Jul 27, 2005

IRA to renounce violence

According to the NYT, Niall O'Dowd, an American businessman who played a role in the group's 1994 ceasefire, expected the IRA to make a statement sometime later this week.
A number of recent signs have pointed to major developments occurring within the I.R.A.

Prime Minister Bertie Ahern of Ireland was cutting short a vacation to return to Dublin later this week. John DeChastelain, a Canadian general who is the chairman of a commission set up to oversee the destruction of paramilitary weapons, is in Ireland this week, the Irish government spokesman said. And Martin McGuinness, one of the leaders of the I.R.A.'s political wing, Sinn Fein, is to go to Washington tomorrow to brief American officials on the peace process, according to Rita O'Hare, Sinn Fein's representative in the United States.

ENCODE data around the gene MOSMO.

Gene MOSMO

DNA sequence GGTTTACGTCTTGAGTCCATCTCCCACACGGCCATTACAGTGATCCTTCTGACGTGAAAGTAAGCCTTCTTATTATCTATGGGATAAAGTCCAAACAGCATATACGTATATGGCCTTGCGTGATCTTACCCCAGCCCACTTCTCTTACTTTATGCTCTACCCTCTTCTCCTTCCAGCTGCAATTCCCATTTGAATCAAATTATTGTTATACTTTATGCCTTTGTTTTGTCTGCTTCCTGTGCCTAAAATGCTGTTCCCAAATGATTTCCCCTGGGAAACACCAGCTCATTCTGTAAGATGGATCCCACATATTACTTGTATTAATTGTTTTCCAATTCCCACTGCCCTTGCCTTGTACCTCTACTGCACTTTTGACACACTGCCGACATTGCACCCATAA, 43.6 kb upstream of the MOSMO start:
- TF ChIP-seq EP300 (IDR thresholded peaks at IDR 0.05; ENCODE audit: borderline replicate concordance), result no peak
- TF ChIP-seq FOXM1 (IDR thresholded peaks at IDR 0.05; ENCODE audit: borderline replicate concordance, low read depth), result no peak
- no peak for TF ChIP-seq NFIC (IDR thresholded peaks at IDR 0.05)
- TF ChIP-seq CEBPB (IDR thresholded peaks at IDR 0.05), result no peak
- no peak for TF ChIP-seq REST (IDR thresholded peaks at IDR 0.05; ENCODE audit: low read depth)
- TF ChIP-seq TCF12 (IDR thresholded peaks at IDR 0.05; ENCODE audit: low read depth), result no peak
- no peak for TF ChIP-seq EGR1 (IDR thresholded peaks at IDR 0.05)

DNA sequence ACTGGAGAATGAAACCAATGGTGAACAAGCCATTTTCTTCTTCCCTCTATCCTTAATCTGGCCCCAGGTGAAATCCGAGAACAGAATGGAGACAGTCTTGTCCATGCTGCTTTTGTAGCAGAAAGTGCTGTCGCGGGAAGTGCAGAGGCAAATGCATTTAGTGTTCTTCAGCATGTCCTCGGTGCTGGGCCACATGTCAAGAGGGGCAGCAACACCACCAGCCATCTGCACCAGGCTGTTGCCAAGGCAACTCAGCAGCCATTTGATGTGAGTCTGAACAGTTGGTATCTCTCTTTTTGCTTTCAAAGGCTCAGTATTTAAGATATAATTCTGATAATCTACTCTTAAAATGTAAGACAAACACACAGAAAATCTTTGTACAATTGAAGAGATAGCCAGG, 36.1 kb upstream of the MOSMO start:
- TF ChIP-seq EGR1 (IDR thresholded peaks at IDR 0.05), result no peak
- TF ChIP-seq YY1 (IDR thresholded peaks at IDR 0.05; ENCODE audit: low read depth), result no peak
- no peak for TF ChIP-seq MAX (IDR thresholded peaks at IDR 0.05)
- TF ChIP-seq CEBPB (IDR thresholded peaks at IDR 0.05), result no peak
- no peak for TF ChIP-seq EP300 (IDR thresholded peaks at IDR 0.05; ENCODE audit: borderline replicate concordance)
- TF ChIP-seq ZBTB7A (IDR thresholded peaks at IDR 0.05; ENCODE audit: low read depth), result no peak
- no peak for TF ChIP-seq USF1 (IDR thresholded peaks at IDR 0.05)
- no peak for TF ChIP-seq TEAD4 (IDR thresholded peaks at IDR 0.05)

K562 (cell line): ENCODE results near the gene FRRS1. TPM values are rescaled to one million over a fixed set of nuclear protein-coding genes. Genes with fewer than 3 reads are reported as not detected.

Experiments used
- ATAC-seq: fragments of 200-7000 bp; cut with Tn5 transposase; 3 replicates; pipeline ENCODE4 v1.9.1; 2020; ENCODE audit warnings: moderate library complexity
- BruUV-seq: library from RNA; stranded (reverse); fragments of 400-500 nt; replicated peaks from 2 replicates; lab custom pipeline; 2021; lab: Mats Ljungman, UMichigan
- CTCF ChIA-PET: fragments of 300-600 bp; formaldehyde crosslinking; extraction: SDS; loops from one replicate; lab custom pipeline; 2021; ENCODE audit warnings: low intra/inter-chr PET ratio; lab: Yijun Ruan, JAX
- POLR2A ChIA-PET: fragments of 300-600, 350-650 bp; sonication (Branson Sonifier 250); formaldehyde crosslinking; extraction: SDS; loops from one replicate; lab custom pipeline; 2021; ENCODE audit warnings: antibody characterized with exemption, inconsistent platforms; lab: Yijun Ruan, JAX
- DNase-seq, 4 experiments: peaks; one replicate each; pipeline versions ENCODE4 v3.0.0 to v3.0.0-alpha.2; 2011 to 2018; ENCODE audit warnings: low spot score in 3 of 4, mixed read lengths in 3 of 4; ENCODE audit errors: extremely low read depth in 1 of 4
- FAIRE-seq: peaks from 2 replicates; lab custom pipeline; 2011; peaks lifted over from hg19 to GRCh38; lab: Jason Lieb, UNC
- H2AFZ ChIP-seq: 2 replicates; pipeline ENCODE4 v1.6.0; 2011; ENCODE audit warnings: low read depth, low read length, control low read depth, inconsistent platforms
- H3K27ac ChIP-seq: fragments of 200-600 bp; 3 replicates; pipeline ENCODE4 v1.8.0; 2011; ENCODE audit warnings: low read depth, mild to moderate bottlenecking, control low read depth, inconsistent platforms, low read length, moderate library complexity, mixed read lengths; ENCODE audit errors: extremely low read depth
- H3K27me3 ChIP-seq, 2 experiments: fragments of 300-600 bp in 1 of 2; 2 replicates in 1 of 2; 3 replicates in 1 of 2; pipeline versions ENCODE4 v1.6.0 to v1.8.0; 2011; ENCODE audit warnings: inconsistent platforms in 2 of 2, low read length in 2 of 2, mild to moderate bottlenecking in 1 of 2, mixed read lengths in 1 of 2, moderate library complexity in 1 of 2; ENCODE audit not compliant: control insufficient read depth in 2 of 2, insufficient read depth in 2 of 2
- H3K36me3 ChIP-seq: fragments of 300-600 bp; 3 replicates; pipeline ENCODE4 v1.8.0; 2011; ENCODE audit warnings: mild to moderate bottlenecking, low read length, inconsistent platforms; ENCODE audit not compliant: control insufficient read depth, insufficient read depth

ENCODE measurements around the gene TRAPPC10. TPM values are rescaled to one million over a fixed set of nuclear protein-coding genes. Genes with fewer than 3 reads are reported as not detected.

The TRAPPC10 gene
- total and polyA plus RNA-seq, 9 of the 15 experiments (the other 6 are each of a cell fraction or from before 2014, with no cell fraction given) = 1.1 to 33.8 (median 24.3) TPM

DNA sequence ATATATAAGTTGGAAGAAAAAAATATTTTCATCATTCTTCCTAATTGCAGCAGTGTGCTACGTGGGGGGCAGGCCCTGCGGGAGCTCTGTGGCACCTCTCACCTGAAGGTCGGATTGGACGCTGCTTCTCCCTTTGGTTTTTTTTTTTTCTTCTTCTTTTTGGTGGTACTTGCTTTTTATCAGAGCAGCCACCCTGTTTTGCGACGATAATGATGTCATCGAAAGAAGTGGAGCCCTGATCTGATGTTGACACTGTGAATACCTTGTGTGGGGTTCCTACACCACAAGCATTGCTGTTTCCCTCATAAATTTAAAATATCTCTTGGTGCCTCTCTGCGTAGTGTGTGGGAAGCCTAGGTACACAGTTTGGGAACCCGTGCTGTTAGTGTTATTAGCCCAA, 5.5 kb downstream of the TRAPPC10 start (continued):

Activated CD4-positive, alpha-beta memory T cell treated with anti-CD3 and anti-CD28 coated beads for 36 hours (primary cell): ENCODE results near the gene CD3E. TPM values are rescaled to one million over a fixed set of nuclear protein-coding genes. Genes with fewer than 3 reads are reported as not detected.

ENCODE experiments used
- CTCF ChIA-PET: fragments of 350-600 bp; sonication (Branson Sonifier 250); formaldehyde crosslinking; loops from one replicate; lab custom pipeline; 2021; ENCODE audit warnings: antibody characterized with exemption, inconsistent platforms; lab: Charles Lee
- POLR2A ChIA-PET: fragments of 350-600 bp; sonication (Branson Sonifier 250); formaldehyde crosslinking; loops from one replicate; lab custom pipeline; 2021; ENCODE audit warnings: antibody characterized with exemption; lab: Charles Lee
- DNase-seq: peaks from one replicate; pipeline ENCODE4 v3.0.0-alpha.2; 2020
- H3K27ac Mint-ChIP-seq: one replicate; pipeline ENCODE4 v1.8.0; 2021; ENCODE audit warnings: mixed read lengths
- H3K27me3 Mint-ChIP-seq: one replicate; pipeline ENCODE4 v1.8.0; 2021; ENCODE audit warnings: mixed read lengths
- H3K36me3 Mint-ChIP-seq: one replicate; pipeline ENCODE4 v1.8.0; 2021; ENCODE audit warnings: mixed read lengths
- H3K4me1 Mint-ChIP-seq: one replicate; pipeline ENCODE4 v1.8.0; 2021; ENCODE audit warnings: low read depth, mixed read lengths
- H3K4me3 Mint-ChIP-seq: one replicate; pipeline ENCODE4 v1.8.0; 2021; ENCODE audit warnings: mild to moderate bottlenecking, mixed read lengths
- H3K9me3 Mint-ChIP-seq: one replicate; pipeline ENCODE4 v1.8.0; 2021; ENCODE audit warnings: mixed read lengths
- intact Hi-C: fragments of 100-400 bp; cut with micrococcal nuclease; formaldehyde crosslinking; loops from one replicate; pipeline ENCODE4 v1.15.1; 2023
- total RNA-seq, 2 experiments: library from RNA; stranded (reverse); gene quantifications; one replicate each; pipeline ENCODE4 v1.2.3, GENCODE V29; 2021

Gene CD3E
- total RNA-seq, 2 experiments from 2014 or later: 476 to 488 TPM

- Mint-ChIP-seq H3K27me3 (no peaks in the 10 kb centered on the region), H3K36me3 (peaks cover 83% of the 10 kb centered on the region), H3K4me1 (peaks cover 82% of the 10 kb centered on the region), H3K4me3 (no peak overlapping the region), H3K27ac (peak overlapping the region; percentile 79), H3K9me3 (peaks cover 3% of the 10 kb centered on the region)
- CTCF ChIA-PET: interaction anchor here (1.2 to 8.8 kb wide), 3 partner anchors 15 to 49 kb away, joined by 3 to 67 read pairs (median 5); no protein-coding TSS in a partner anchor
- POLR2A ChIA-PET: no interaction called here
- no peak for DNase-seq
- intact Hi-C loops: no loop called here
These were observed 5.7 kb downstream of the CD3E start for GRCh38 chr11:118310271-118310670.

Yesterday, Ireland's justice minister, Michael McDowell, said the top leaders of Sinn Fein, including Gerry Adams and Mr. McGuinness, had stepped down from positions on the I.R.A.'s secretive governing council.


However, the I.R.A.'s failure to disarm since 1994 has created much official skepticism about its motives and statements.

"There is no position whatsoever between being armed and being unarmed for the I.R.A.," said Mr. McDowell, the justice minister. "If the I.R.A. are decommissioning, they must decommission all their weapons in their entirety, every single pistol, every single bullet, the lot."

I'll believe it when I see it.

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